Archive for September, 2023

“Farewell to a Poor Bastard”

This photograph is from the book Drawn & Quarterly: Twenty-Five Years of Contemporary Cartooning, Comics, and Graphic Novels. It depicts five comics artists who founded a new era and style of autobiographical narrative: Adrian Tomine, Julie Doucet, Chester Brown, Seth, and Joe Matt. After I purchased this wonderful book and first saw this photograph, I could have fainted. I have just about everything each of them has ever published. Each of these artists has altered how I regard literature, art, and life.

Joe Matt is the fellow on the right. He seemed to disappear a few years ago, to the point that his books were no longer available from Drawn & Quarterly. I asked one of the owners of Olympia, Washington’s Danger Room Comics (you must go there!) what was going on with Joe Matt, and he told me that Seth (second from right, above) stays in touch with him; this seemed to me a courteous and circumspect way to indicate that Matt was not doing well.

Jeet Heer’s goodbye to his friend Joe Matt in The Nation, “Farewell to a Poor Bastard,” is beautiful and right.

‘Holy Cow Look at Me Now’

Miles, Colby, Luke, and Alie Basil at NICU reunion.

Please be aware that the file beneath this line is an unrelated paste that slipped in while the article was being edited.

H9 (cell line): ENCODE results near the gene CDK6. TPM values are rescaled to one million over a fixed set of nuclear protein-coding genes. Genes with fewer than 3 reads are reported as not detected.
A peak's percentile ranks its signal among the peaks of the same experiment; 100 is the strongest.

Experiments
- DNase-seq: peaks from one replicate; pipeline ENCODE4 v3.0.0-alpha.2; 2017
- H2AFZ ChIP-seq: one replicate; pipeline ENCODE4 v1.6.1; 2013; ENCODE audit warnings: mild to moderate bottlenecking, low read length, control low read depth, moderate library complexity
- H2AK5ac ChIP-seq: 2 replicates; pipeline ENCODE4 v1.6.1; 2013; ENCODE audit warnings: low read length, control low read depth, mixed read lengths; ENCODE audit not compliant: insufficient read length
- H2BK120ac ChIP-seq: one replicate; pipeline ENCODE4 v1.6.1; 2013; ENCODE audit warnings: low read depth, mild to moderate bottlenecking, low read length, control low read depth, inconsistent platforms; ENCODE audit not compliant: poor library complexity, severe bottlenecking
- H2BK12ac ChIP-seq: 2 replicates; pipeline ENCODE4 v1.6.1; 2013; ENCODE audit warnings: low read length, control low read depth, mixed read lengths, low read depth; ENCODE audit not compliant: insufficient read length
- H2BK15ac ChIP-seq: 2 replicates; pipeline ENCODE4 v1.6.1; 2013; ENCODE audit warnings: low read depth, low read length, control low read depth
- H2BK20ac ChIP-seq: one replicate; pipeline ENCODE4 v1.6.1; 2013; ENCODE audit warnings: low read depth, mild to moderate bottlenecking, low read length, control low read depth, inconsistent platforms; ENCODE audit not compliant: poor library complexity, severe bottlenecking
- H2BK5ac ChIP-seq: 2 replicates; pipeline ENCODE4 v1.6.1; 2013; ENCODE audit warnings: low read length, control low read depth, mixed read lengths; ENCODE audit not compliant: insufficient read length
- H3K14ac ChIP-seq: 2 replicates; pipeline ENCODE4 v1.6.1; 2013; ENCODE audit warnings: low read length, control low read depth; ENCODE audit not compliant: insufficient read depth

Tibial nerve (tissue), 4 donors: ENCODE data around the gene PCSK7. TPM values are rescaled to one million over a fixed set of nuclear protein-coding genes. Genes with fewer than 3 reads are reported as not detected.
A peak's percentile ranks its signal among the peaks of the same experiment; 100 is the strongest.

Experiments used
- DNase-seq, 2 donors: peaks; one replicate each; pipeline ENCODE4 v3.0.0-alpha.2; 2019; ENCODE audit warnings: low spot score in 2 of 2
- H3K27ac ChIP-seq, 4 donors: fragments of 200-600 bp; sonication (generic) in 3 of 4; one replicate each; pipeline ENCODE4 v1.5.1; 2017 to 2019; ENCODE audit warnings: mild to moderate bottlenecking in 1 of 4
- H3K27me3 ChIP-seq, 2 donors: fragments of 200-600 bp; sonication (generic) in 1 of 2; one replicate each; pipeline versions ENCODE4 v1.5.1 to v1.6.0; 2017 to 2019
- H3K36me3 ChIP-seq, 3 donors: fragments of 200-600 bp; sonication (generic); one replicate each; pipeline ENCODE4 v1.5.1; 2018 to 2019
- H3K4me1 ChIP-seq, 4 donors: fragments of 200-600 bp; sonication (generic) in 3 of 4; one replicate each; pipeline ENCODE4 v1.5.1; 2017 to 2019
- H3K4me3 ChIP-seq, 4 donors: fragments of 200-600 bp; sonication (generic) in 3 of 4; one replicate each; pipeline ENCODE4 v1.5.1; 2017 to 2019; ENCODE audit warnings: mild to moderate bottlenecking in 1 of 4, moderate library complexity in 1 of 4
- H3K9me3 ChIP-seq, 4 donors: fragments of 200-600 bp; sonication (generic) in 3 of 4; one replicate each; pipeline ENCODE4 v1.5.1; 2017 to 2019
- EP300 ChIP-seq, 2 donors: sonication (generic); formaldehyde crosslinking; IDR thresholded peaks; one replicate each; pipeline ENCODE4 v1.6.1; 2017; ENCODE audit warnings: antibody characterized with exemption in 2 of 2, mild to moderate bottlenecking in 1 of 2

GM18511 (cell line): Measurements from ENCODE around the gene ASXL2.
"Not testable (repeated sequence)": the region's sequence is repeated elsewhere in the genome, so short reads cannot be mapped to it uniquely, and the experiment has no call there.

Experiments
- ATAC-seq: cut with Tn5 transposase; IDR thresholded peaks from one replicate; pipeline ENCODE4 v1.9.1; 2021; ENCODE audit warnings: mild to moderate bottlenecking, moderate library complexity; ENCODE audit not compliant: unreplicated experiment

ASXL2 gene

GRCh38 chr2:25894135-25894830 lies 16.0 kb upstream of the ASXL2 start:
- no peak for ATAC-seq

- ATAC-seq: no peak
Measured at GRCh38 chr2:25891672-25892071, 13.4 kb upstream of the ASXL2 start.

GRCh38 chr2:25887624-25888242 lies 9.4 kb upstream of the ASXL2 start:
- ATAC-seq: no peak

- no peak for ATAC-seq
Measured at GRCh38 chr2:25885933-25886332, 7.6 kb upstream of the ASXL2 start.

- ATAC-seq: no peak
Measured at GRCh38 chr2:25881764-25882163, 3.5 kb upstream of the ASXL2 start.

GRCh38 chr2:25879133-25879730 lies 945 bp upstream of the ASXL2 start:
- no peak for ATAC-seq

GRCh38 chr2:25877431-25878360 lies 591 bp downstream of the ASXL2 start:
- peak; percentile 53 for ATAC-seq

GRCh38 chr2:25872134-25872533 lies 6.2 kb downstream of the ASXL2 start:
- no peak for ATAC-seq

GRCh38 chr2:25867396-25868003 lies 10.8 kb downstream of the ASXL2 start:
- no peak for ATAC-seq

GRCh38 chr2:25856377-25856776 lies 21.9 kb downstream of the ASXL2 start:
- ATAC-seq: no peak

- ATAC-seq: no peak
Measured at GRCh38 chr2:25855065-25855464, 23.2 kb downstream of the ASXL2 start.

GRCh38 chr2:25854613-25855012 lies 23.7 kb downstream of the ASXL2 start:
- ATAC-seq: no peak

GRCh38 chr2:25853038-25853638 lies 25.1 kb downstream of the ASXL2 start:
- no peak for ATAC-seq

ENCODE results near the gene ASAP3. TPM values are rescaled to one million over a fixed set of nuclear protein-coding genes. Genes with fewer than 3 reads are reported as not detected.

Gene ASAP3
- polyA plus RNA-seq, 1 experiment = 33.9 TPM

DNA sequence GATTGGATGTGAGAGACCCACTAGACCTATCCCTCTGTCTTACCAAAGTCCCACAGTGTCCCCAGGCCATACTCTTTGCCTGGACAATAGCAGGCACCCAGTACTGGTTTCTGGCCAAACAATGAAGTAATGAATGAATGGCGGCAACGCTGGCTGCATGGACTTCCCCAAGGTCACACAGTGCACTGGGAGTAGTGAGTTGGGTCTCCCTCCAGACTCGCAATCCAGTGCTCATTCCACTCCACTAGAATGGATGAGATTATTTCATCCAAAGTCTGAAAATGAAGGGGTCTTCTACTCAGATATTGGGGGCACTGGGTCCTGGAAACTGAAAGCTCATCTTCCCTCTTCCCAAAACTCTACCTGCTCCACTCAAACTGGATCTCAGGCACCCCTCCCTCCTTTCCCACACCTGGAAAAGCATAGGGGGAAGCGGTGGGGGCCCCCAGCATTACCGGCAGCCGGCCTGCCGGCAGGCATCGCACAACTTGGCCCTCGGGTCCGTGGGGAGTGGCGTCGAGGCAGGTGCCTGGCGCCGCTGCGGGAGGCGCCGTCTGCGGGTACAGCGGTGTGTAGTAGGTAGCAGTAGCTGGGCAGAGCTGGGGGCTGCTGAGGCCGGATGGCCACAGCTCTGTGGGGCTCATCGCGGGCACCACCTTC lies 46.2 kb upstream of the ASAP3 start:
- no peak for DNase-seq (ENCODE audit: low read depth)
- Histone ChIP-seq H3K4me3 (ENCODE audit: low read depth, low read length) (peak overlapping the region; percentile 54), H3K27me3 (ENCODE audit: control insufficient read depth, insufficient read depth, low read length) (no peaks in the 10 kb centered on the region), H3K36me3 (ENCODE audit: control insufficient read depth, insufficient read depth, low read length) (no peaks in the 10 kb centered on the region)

Kristi Coulter

My friend Kristi Coulter and I go back a ways – to the old Usenet newsgroup days of the early 90s, particularly the newsgroup, where her insights enlightened me and her prose style thrilled me. In 1997 I asked her to write for a project I was starting called Ellavon: An ezine of basic culture. My editor’s input into her work consisted of never having a single thing to change in her submissions – nothing, literally nothing, not even a comma (something that had never happened before or since in my career as a professional editor) – and then asking her for another piece.

Kristi’s career as a published writer went quiet for awhile after Ellavon was put on hiatus, but she was very busy professionally otherwise, editing and then working in a variety of roles at Amazon, which is the topic of her second book, Exit Interview: The Life and Death of My Ambitious Career.

The book received a very laudatory prepublication review in the New York Times:

And here’s a very fun interview in The Stranger, Seattle’s famous alternative weekly:


My sister-in-law kept calling until I finally answered. She said, “Turn on CNN.” I did, just as the second tower came crashing down. I thought there must have been sleep in my eyes, so I went and washed my face.

Fall term …

… starts today at Kwantlen Polytechnic University. I have 85 new students, and life is very good.

Basil DocTalk

I am very proud of my son!

The Nashville Basils

For my birthday my grandson Colby sent me his first Polaroid photos. I am feeling very lucky and grateful today.

The artist himself: